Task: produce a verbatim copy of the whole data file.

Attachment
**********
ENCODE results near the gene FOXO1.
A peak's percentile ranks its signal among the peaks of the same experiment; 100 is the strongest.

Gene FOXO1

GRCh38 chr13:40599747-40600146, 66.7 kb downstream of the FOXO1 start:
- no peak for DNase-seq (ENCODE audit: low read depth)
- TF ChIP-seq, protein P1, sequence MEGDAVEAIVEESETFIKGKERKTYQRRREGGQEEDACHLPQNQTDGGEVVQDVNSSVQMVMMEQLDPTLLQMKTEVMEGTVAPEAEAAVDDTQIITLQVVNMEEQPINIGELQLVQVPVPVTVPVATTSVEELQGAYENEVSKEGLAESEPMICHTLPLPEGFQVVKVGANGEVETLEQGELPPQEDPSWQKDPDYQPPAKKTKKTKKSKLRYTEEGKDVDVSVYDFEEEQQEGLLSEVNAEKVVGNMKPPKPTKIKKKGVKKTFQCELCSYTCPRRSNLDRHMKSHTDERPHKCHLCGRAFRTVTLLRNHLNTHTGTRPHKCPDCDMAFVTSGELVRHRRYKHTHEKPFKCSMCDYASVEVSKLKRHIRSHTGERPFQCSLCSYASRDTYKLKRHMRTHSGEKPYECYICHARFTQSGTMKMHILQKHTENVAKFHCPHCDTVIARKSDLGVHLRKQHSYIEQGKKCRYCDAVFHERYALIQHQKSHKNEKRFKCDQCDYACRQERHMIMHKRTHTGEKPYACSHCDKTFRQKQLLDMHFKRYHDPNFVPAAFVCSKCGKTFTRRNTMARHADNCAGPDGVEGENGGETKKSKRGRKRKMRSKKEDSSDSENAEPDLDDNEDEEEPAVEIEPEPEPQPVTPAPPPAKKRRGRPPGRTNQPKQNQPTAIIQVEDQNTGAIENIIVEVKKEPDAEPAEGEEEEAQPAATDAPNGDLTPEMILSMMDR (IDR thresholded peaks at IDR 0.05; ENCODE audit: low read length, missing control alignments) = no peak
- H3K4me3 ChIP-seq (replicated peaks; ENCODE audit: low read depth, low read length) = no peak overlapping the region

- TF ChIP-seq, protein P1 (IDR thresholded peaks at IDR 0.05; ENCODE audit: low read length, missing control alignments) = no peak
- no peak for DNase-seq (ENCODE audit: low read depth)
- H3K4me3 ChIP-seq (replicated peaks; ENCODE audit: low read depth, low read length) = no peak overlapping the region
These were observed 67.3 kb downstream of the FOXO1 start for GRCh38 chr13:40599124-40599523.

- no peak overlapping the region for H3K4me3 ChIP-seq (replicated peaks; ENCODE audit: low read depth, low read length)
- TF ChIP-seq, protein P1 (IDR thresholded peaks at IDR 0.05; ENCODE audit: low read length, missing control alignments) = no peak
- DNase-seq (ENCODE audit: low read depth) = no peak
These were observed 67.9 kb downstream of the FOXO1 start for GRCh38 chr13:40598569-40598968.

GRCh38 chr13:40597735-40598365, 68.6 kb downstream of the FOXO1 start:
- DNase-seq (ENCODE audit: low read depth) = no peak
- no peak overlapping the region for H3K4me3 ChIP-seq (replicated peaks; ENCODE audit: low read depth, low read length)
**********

ENCODE results near the gene FOXO1.
A peak's percentile ranks its signal among the peaks of the same experiment; 100 is the strongest.

Gene FOXO1

GRCh38 chr13:40599747-40600146, 66.7 kb downstream of the FOXO1 start:
- no peak for DNase-seq (ENCODE audit: low read depth)
- TF ChIP-seq, protein P1, sequence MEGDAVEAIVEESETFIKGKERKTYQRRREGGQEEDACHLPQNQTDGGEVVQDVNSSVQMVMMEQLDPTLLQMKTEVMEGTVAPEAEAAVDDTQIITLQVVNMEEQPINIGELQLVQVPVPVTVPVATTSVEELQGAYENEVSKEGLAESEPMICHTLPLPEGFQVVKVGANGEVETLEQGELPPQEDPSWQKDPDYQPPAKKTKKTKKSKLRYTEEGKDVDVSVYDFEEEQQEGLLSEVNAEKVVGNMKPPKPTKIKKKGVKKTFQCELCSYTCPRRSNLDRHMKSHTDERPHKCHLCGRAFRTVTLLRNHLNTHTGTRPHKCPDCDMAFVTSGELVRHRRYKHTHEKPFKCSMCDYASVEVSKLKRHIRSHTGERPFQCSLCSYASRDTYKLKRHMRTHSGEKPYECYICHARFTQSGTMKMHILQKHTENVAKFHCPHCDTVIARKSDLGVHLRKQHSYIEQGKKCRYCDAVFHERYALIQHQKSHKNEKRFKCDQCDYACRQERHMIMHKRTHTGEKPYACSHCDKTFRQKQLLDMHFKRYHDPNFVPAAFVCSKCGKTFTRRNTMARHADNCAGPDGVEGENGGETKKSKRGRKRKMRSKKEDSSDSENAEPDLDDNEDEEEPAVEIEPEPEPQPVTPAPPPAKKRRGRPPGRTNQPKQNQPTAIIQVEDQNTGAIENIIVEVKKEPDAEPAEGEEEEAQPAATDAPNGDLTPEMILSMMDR (IDR thresholded peaks at IDR 0.05; ENCODE audit: low read length, missing control alignments) = no peak
- H3K4me3 ChIP-seq (replicated peaks; ENCODE audit: low read depth, low read length) = no peak overlapping the region

- TF ChIP-seq, protein P1 (IDR thresholded peaks at IDR 0.05; ENCODE audit: low read length, missing control alignments) = no peak
- no peak for DNase-seq (ENCODE audit: low read depth)
- H3K4me3 ChIP-seq (replicated peaks; ENCODE audit: low read depth, low read length) = no peak overlapping the region
These were observed 67.3 kb downstream of the FOXO1 start for GRCh38 chr13:40599124-40599523.

- no peak overlapping the region for H3K4me3 ChIP-seq (replicated peaks; ENCODE audit: low read depth, low read length)
- TF ChIP-seq, protein P1 (IDR thresholded peaks at IDR 0.05; ENCODE audit: low read length, missing control alignments) = no peak
- DNase-seq (ENCODE audit: low read depth) = no peak
These were observed 67.9 kb downstream of the FOXO1 start for GRCh38 chr13:40598569-40598968.

GRCh38 chr13:40597735-40598365, 68.6 kb downstream of the FOXO1 start:
- DNase-seq (ENCODE audit: low read depth) = no peak
- no peak overlapping the region for H3K4me3 ChIP-seq (replicated peaks; ENCODE audit: low read depth, low read length)